Woodland And Wildlife Play Set
By Arlee Greenwood, Small Potatoes
Nov 18, 2015
Bringing the outside in is one of our favourite ways to play. The materials are free and the play possibilities are immense.
Children learn about nature as they touch, smell and explore the objects from outside. Quite often, you can add a few simple, store-bought items and create a play experience that will last for hours, days or even weeks.
This week, we've been talking a lot about Canadian wildlife. We've discussed which animals we might see if we ventured out into the mountains and woods. We've also talked about how these animals live.
Together, the children and I gathered items from outside to recreate a woodland habitat for Canadian wildlife and we set it up on our play table.
You Will Need:
Here's what we collected from outdoors:
- fallen leaves
- sticks and twigs
- pine cones
Here's what we added:
- plastic greenery from the dollar store
- glass stones for the water
- a plastic tent from our toy box
- a grizzly bear, black bears, a fox, a racoon, a beaver, a pair of deer, rabbits, a moose and a fisherman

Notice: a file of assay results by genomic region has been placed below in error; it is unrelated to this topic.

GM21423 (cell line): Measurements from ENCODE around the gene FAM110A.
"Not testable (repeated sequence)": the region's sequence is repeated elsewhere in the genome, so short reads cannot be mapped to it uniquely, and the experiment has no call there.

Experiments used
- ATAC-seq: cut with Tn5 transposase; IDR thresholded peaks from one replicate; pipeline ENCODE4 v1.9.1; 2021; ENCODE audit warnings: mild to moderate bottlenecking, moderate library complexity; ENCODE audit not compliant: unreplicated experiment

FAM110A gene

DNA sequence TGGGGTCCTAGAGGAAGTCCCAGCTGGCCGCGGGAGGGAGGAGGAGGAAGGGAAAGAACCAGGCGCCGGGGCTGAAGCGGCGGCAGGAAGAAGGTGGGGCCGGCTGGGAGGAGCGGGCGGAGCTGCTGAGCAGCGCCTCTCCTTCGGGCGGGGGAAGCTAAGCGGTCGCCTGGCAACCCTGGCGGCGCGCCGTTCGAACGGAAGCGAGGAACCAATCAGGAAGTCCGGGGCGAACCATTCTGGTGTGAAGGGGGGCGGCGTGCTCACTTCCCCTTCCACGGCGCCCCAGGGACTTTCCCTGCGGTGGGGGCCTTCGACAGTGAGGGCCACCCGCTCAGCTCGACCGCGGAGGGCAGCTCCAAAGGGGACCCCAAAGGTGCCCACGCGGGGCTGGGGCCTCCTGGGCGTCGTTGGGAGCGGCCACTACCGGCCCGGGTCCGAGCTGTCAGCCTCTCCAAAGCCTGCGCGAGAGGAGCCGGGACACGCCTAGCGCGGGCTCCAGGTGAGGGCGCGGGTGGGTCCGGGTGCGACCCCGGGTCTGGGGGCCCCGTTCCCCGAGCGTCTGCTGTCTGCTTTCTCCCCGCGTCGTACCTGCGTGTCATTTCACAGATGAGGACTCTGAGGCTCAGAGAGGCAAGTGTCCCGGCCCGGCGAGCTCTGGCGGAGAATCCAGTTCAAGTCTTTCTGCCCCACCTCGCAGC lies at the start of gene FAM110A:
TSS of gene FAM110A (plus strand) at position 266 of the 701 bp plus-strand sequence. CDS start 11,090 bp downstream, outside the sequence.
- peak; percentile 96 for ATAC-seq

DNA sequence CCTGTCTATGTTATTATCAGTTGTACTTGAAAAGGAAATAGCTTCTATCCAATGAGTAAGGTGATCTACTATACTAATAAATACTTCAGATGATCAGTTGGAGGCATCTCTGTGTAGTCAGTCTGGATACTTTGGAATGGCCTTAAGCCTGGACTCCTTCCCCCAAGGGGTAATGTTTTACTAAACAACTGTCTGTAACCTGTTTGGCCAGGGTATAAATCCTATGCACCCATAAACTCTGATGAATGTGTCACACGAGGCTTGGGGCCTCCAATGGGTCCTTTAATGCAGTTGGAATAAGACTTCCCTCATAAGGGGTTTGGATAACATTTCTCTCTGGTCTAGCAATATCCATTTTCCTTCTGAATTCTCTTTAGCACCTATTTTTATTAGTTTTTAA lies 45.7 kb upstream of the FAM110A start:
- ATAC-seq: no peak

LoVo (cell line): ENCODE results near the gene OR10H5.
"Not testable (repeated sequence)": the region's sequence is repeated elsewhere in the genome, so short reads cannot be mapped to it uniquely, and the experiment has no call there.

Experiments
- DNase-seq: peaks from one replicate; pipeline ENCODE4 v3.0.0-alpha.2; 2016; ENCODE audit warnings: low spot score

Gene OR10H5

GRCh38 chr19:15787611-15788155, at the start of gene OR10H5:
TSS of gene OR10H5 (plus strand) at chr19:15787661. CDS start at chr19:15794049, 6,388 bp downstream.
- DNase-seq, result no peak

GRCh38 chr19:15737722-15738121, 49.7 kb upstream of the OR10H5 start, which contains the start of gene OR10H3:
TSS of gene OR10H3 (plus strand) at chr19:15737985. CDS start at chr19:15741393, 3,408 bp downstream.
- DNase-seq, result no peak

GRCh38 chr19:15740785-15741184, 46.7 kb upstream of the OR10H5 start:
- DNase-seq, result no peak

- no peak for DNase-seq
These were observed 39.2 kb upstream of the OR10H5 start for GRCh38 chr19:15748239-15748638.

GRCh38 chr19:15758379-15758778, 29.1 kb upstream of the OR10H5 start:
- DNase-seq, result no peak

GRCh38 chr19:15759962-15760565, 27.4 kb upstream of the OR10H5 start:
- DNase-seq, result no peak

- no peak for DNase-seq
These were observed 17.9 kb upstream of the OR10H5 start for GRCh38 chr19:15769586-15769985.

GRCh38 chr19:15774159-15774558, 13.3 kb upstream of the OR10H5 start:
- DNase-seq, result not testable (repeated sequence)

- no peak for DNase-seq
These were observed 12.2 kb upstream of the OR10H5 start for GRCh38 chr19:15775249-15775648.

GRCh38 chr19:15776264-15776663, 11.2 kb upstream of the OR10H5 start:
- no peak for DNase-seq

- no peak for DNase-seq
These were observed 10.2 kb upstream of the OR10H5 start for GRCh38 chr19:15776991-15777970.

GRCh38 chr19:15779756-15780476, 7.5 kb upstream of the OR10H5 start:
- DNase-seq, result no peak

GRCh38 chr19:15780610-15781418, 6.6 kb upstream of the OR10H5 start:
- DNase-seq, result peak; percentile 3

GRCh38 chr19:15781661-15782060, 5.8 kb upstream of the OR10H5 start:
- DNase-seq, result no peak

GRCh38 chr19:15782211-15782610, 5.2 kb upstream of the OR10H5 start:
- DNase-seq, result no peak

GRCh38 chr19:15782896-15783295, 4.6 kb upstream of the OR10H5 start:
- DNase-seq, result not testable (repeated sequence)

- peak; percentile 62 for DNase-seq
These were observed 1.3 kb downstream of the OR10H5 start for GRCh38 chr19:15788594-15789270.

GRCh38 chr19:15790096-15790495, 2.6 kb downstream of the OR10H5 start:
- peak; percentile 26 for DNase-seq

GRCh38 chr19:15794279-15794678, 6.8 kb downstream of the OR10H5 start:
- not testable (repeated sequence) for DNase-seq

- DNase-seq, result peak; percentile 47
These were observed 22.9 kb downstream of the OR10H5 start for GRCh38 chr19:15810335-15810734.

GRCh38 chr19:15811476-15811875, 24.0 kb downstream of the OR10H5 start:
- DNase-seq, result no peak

- moss from the craft store
I put all the elements out for the children and let them "build the woods" however they liked. They built a river for salmon with the glass stones so the bears would have food.
They built a beaver pond that ran from the river.
They also added a campfire for the fisherman—so he could keep warm and cook his dinner.
You'll Also Love: Canadian Animal Paper Bag Puppets
And then they played. They hid the wildlife and had each other guess where each animal's hiding place was and they imagined all sorts of make-believe adventures for all the animals to embark on before the winter snow comes.
Add New Comment
Childhood Is Too Short So Just Let The Teens Trick-Or-Treat
Why Being A Halloween Candy Micromanager Can Create Long-Term Problems For Kids
My Daughter Wore a 1960s-Inspired ‘Indian’ Costume — And Here’s How I Took Care of That
I’m Not Your Typical Mom — Here Are 5 Assumptions You Have All Wrong
Here’s Why We’re Ditching Trick-or-Treating This Year